I think it was Art was the name of the A-R-T. If I remember it was an abbreviation. Anyways, I don’t remember exactly, but I think that was the name brand that it was, but it was like a $10,000 or $12,000 set, snagged it for $350, [00:06:00] listed it in our local venues. We listed it in Facebook Marketplace, Craigslist, OfferUp, had it listed for a month for $750, $800, and we could not sell it. We could not sell it in the local market. So I started doing some research on eBay. Never had shipped anything like this before. And I was like, man, this is kind of, I mean, it’s kind of crazy to try and ship something like this. But I started doing research on eBay and I saw, something that was in common, the people who were selling tables and sets like this.

They were offering shipping, freight shipping. Those were the people that were moving these items that were actually selling them and they were selling them for some decent money. So I told myself, okay, if I can sell this thing, I am going to learn how to freight ship. And we did, we actually put it on eBay.

We listed it for $2,200, not $800, $2200, and we sold it in less than a month. And then we charged an extra $500 for shipping, which we were able to pallet it up and we were able to ship it. But that just goes to show you, when you get your items in front of more people, you’ll be able to ask more money for them and they will be able to sell [00:07:00] quicker because you’re in a bigger pool of people, that might be looking for that specific item. So, that was kind of our aha moment, you know, shipping larger items. But it also was, you know, the items that you get in front of more people you’ll be able to sell quicker and for more money.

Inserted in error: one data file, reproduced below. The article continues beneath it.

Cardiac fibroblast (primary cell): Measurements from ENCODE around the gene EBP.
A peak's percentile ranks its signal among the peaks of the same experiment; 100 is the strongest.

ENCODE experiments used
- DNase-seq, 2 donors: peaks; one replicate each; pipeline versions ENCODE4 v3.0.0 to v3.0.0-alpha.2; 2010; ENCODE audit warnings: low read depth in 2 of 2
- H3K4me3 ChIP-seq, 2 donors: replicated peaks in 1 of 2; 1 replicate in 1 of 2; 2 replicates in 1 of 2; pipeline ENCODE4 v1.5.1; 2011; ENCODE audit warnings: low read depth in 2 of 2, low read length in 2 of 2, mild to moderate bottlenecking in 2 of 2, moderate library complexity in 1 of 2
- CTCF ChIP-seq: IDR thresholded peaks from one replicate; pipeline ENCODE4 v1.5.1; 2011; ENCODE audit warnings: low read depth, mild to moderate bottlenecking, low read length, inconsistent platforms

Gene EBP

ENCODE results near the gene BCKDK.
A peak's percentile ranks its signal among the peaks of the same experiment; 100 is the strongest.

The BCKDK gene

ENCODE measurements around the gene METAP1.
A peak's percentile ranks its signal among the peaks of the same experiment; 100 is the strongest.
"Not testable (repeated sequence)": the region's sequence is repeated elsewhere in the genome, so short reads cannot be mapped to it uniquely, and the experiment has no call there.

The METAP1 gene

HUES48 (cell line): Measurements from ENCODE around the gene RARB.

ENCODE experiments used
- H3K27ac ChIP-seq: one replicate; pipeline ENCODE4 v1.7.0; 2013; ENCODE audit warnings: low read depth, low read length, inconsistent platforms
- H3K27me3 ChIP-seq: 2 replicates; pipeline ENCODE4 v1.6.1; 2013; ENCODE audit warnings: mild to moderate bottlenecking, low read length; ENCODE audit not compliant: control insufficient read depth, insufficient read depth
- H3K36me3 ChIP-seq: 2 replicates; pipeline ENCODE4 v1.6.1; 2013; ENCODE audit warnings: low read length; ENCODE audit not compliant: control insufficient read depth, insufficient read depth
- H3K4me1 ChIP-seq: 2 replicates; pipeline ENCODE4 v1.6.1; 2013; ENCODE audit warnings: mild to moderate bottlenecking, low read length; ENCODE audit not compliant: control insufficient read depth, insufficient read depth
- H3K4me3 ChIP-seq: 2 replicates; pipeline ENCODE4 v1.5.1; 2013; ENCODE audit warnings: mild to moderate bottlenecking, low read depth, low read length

Melissa: And didn’t we figure that eBay fees for that were close to $300, like $290 something? 

Rob: Yup, $286, I think it was. 

Melissa: Ok, $286. So that, and plus the $350 that you paid, you still profited and the shipping was paid for. So you still profited close to $1,600. 

Rob: That’s right. And if we had sold it in our local venue, we would have not profited… less than half. Yeah, exactly. Or right around what we actually paid for that would have been our profit on the item. So, yeah, it totally, totally made sense for us to, start selling more items on eBay because it reached more people. Now, like I said, the, the retail on that table, was $10,000 to $12,000.

But we could not get the money because there were not enough local people looking for that table. When you get it into a bigger audience, you can ask more money for it. So it [00:08:00] absolutely made sense for us to pay an extra $300, $286, $300 for the fees on that, because we made more money on the back end because we were able to ask more money for that table.